I. That those who are not appointed to the most honourable place are yet cared for by Providence. Ishmael was rejected as heir to the birthright, yet God was providing great things for him in the future. A mighty nation ruled by princes was to spring from him. Their roving and military character, their persistence, in spite of enemies and perpetual wars, is an evidence of their wonderful vitality. The control and the favours of Providence were not confined to the chosen people. God's dealings with the human race reveal the benevolent equity of Providence.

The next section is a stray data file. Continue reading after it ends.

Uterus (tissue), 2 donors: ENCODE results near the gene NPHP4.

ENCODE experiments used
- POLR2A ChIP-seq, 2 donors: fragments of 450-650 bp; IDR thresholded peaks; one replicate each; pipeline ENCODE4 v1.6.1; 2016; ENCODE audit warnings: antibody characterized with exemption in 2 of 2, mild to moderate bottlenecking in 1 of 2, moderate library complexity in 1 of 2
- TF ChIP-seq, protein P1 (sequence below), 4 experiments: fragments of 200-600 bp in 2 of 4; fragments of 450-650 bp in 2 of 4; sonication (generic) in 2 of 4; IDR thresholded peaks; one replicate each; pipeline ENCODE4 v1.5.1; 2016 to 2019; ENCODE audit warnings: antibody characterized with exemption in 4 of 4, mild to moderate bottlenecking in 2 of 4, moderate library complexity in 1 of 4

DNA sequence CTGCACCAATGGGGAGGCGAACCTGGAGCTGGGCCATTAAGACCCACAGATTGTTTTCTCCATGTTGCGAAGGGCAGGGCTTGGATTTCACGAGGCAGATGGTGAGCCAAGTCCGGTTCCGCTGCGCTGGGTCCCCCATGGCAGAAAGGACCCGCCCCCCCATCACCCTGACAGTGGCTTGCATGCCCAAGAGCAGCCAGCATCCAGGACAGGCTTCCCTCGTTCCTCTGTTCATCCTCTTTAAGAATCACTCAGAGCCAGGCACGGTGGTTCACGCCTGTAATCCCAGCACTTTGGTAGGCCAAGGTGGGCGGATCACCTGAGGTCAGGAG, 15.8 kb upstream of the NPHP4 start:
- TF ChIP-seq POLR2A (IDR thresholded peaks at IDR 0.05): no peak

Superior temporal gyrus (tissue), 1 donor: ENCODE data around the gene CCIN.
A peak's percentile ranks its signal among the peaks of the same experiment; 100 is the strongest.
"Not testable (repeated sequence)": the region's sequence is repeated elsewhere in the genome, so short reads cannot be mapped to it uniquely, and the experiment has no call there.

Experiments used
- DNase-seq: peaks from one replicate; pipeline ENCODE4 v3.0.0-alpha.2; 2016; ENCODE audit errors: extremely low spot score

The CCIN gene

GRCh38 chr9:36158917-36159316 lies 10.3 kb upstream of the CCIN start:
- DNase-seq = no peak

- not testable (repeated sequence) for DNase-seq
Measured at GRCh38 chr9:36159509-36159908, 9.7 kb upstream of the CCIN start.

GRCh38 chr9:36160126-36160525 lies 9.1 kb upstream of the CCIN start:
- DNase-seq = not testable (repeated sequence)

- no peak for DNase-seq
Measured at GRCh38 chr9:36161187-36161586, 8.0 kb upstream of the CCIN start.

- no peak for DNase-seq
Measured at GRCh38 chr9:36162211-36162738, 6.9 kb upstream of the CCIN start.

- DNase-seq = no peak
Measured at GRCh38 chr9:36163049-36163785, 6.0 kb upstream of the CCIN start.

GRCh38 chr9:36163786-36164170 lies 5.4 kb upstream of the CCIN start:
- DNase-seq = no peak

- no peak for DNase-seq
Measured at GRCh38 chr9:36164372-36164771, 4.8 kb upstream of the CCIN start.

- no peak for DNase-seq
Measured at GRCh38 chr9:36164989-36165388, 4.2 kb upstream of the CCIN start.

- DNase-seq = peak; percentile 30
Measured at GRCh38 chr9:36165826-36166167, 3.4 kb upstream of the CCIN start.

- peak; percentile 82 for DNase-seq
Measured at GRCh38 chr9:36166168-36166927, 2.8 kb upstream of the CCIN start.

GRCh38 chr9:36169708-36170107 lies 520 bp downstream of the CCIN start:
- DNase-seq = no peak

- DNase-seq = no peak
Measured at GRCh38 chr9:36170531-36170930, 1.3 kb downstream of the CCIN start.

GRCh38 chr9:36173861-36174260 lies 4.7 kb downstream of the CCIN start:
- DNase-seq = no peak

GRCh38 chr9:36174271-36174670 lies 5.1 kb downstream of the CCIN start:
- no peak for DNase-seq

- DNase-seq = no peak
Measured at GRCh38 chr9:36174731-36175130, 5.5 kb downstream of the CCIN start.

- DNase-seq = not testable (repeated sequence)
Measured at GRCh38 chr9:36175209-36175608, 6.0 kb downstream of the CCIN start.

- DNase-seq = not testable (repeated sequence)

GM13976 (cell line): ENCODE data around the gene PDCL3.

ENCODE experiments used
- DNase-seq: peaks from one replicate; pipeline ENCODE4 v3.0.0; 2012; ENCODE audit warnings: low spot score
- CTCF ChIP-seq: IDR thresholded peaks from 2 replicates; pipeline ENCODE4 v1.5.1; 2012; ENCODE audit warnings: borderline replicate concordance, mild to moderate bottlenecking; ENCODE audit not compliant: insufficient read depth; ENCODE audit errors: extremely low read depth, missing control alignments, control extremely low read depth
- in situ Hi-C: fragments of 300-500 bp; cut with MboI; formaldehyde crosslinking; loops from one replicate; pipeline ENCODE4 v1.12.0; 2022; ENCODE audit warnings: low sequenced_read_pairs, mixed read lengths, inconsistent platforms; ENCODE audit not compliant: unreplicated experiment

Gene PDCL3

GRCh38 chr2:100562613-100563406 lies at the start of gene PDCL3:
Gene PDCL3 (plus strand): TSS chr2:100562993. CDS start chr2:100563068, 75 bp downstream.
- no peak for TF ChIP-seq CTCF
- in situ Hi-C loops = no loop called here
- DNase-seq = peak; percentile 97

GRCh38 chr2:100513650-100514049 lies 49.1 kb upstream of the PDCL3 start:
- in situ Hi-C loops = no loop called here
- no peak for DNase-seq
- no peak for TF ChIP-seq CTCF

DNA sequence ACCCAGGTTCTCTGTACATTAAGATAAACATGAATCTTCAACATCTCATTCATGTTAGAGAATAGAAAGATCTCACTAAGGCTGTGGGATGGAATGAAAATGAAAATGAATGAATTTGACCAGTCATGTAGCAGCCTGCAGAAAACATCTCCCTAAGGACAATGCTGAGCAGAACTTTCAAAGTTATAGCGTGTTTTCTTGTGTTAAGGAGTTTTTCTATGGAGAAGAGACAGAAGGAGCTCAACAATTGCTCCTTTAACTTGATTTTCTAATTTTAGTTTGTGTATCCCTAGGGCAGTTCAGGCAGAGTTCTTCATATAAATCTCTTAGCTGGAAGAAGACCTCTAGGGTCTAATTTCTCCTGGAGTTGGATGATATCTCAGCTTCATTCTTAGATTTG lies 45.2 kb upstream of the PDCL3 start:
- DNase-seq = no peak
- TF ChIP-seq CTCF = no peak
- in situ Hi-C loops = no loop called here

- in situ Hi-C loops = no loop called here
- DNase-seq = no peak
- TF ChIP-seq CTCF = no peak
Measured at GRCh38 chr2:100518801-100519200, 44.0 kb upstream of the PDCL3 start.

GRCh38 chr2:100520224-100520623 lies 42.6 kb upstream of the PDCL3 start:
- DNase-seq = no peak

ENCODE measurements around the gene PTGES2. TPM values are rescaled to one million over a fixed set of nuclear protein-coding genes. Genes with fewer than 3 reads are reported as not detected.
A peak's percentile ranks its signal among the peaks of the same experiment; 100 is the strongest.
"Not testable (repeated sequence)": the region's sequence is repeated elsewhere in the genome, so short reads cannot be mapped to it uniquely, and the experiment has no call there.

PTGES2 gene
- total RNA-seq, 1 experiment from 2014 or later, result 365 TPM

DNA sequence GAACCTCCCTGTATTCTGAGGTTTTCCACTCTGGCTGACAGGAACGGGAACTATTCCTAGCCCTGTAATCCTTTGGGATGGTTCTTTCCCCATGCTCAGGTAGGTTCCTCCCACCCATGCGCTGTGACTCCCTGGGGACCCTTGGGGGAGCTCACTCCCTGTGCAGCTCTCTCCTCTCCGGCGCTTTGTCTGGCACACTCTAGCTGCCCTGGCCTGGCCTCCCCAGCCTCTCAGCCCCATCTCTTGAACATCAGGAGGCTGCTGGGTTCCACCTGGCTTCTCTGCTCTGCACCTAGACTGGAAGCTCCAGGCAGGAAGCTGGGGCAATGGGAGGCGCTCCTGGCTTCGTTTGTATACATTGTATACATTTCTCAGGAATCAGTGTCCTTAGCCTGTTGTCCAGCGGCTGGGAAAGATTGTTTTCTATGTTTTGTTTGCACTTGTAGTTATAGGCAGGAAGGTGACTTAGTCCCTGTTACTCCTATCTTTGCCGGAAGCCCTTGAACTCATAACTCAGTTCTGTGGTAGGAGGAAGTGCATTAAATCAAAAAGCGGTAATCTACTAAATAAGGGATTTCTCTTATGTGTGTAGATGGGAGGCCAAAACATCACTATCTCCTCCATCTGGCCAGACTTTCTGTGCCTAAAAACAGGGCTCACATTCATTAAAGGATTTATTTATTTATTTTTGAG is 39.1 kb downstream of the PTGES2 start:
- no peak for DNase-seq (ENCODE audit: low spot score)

II. That Providence affords encouragements for the support of faith and virtue. The full accomplishment of the prophecies regarding Ishmael was not yet, for they stretched over long periods of time. But they were in course of being fulfilled. Events were opening up and pointing to the end indicated by prophecy. Already twelve princes, with their sovereignties, had sprung from Ishmael (Gen ). According to the promise made to Hagar, Ishmael died in the presence of all his brethren (Ch. Gen 16:12). Thus the first steps were taken towards the fulfilment of those promises made to his mother to sustain her drooping spirits, and to his father to reconcile him to the casting out of his first-born son (Gen 16:10-12; Gen 21:18; Gen 17:20; Gen 21:13). God fulfils so much of His word as is necessary for the encouragement of his people. They have an earnest of their inheritance, and find that in keeping, as well as after keeping His commandments there is great reward.